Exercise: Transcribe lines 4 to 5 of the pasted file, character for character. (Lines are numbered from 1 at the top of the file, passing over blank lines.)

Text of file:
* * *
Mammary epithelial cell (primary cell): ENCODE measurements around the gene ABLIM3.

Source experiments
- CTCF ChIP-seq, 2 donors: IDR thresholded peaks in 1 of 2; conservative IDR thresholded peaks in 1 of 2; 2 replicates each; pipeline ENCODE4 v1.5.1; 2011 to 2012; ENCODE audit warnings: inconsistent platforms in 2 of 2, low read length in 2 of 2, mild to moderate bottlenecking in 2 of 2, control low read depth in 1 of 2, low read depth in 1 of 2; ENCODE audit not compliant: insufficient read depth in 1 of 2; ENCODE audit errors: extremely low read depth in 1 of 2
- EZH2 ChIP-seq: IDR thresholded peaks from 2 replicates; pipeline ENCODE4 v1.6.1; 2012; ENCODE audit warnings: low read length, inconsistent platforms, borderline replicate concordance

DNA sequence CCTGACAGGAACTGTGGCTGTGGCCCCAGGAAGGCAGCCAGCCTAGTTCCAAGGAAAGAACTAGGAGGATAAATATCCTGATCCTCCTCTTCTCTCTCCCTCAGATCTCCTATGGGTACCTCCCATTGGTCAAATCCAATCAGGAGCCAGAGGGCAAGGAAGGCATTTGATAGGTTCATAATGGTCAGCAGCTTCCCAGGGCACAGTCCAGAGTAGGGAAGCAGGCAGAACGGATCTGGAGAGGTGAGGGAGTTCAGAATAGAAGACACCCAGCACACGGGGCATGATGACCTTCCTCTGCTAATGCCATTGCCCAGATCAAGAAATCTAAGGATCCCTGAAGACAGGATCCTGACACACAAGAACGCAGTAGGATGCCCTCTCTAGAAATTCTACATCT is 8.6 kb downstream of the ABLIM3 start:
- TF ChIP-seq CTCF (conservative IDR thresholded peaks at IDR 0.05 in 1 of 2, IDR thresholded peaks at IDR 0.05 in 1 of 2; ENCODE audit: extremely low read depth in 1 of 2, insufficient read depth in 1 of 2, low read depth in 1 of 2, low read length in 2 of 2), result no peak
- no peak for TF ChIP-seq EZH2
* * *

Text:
- EZH2 ChIP-seq: IDR thresholded peaks from 2 replicates; pipeline ENCODE4 v1.6.1; 2012; ENCODE audit warnings: low read length, inconsistent platforms, borderline replicate concordance

DNA sequence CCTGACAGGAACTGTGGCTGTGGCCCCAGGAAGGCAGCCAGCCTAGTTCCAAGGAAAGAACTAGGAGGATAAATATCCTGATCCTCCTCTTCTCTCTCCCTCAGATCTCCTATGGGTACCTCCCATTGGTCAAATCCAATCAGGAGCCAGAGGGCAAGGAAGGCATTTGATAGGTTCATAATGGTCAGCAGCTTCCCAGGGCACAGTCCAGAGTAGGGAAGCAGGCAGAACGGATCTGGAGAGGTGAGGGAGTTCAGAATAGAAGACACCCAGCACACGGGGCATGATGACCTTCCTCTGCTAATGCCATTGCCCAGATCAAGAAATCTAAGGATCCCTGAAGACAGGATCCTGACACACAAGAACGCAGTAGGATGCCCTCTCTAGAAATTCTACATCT is 8.6 kb downstream of the ABLIM3 start: